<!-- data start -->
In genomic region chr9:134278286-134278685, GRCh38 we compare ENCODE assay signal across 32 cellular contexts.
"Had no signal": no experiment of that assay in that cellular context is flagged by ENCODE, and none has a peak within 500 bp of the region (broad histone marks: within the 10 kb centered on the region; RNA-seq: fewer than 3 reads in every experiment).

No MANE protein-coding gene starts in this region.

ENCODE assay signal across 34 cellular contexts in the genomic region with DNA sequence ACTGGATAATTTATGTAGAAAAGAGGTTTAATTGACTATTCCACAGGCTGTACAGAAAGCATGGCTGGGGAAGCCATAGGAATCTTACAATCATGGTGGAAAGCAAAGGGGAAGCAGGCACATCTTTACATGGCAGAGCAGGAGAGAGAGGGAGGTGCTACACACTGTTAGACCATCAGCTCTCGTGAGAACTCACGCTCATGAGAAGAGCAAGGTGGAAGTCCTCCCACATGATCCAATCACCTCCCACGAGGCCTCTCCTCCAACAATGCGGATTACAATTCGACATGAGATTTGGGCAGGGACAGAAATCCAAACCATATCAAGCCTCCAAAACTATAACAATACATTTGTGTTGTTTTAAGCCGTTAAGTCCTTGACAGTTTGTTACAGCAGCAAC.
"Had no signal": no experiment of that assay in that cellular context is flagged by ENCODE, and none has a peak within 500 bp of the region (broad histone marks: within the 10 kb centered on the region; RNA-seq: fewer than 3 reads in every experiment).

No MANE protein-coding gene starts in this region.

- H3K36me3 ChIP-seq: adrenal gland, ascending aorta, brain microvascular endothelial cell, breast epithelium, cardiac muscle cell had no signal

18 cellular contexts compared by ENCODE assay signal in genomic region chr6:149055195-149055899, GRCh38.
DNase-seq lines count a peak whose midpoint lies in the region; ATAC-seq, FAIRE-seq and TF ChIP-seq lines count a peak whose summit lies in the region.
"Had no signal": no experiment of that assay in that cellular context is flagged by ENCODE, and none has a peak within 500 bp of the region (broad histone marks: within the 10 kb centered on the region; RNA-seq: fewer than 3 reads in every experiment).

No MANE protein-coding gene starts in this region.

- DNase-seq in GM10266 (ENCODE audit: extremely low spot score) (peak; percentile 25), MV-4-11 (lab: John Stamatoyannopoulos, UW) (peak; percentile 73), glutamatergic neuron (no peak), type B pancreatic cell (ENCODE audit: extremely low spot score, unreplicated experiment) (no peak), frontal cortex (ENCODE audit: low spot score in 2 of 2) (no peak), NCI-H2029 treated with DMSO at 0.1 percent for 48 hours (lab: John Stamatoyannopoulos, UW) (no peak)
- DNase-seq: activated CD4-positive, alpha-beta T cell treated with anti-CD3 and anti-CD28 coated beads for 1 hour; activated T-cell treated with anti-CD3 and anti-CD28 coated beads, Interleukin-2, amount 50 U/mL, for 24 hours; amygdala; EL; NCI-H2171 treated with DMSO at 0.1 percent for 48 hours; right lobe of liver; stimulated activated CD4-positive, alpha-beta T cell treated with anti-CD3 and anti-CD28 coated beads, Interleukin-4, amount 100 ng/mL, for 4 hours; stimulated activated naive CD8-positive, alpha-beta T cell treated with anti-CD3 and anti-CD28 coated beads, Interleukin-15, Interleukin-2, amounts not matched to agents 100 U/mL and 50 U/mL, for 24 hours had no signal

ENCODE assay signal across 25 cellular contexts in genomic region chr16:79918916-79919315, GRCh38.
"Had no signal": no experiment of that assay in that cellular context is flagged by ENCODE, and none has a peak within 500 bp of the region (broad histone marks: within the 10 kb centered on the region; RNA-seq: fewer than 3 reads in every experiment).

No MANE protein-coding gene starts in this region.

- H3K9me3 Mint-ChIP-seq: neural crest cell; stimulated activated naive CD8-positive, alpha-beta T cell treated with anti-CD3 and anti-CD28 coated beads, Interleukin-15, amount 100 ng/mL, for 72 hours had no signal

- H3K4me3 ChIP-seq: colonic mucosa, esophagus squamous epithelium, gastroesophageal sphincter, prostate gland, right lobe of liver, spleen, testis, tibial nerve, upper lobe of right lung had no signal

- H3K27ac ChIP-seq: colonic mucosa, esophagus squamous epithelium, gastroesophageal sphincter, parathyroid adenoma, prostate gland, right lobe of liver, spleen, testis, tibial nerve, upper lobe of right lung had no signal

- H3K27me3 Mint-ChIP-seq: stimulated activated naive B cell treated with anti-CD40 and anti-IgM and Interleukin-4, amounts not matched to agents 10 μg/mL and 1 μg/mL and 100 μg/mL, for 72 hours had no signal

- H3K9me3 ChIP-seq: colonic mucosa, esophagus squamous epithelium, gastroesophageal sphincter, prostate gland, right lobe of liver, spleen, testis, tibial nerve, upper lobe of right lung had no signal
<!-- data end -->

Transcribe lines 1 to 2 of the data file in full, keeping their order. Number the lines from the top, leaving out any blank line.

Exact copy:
In genomic region chr9:134278286-134278685, GRCh38 we compare ENCODE assay signal across 32 cellular contexts.
"Had no signal": no experiment of that assay in that cellular context is flagged by ENCODE, and none has a peak within 500 bp of the region (broad histone marks: within the 10 kb centered on the region; RNA-seq: fewer than 3 reads in every experiment).